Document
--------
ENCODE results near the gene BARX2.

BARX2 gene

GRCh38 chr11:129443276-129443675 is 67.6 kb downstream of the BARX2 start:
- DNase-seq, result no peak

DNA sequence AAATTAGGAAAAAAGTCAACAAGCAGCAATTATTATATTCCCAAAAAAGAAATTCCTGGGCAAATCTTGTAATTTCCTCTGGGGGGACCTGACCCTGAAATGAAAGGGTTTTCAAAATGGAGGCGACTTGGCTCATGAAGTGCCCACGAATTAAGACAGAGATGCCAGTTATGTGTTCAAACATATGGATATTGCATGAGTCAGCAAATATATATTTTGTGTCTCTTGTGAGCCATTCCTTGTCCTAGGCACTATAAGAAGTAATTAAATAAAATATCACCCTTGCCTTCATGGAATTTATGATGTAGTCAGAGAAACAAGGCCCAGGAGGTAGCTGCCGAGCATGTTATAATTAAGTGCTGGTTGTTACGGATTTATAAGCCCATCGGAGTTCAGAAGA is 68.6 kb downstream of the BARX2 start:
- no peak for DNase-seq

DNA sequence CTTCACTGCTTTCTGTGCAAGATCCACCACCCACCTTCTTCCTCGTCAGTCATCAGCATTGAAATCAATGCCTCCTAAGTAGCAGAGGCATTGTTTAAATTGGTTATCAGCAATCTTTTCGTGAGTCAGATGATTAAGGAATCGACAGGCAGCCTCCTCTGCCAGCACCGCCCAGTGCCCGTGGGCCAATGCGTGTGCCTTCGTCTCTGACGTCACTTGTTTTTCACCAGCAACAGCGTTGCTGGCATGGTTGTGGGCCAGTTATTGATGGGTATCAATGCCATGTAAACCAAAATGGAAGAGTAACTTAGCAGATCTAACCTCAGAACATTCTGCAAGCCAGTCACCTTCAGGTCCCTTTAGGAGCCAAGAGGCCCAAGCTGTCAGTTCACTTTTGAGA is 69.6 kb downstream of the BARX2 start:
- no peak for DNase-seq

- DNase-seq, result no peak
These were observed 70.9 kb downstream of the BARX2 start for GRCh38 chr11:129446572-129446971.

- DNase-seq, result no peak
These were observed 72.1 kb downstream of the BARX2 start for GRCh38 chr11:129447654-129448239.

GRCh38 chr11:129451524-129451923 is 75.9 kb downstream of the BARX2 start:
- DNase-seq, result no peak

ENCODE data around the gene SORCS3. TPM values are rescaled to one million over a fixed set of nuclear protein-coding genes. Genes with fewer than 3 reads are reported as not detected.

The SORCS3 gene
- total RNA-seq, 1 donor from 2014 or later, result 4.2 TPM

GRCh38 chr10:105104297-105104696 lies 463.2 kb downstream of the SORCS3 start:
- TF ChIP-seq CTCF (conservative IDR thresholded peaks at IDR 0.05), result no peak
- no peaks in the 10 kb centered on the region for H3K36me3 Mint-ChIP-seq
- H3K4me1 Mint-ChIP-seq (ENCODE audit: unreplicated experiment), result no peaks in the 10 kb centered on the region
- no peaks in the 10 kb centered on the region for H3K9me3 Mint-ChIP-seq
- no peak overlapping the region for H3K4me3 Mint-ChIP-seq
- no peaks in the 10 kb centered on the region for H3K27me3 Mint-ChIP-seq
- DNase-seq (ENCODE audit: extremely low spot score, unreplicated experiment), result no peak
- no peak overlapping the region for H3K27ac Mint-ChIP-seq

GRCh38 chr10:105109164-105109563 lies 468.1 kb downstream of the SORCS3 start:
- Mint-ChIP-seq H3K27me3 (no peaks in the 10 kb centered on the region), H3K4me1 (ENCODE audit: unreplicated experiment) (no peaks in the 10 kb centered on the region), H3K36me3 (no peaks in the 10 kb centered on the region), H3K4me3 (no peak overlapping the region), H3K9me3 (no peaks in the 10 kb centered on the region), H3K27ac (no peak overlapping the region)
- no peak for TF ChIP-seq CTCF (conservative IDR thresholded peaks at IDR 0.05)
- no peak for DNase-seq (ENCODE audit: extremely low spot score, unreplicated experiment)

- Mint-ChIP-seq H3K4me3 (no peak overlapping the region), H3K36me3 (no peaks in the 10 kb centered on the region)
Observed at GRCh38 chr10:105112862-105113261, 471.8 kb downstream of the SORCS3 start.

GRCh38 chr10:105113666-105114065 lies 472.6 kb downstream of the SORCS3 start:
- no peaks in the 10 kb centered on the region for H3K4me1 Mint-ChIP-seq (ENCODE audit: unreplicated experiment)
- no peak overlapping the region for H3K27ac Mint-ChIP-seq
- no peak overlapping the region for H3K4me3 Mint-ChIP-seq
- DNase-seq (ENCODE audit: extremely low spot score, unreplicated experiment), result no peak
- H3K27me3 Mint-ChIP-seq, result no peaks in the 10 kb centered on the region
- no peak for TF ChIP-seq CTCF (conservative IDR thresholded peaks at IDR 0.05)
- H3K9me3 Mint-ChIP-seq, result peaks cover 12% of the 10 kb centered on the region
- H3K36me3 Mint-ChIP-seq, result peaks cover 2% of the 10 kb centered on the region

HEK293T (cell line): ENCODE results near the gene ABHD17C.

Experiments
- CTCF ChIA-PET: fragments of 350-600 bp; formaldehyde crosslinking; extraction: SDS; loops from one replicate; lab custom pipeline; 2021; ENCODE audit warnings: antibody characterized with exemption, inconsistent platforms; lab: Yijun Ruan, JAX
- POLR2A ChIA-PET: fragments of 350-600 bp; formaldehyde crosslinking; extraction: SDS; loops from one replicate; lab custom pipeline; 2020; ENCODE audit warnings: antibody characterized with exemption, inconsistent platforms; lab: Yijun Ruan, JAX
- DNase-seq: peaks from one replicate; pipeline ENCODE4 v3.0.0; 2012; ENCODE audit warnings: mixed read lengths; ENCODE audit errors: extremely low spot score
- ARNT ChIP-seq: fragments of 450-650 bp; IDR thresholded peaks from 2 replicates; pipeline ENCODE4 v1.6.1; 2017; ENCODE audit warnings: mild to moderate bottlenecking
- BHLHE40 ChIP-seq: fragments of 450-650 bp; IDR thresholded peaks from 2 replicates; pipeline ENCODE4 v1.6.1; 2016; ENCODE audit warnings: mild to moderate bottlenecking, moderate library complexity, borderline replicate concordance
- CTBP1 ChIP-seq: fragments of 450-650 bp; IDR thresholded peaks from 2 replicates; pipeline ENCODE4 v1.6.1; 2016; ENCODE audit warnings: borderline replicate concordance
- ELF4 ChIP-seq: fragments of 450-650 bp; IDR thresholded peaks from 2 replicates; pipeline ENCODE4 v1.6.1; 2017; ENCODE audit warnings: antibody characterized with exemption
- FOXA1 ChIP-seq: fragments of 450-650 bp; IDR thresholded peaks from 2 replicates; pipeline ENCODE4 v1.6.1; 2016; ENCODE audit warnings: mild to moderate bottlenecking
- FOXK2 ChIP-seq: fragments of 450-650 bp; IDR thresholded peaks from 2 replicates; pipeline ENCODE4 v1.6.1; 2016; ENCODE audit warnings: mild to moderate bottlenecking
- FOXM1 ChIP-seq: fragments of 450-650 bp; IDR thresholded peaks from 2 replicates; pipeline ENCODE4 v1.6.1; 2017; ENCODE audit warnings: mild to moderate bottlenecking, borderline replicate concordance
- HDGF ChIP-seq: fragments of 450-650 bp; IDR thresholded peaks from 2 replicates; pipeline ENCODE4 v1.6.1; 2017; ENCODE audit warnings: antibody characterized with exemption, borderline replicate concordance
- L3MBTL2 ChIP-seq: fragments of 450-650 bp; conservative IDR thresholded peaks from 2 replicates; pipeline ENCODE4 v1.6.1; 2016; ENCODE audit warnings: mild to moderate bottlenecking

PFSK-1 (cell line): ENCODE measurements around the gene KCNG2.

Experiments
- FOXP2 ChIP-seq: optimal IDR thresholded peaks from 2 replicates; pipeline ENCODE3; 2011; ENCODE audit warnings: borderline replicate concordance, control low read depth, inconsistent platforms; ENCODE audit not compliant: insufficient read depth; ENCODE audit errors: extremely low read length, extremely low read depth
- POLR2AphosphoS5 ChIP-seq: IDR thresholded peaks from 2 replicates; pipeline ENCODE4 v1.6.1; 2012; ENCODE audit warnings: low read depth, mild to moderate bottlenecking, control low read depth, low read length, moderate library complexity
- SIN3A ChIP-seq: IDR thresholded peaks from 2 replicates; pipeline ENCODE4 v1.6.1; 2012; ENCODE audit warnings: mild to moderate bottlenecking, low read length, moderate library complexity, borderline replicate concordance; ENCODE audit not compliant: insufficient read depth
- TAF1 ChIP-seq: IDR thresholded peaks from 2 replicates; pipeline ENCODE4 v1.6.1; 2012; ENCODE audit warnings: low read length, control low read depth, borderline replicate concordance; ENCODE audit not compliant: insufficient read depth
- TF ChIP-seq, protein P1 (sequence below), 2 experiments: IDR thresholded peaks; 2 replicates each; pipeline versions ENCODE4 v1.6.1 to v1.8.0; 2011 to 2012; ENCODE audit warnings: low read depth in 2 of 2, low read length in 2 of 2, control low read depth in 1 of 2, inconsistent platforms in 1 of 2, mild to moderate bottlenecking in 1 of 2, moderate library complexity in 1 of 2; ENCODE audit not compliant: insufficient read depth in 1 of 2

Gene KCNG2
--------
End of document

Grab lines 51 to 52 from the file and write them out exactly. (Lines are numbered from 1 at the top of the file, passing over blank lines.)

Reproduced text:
- FOXA1 ChIP-seq: fragments of 450-650 bp; IDR thresholded peaks from 2 replicates; pipeline ENCODE4 v1.6.1; 2016; ENCODE audit warnings: mild to moderate bottlenecking
- FOXK2 ChIP-seq: fragments of 450-650 bp; IDR thresholded peaks from 2 replicates; pipeline ENCODE4 v1.6.1; 2016; ENCODE audit warnings: mild to moderate bottlenecking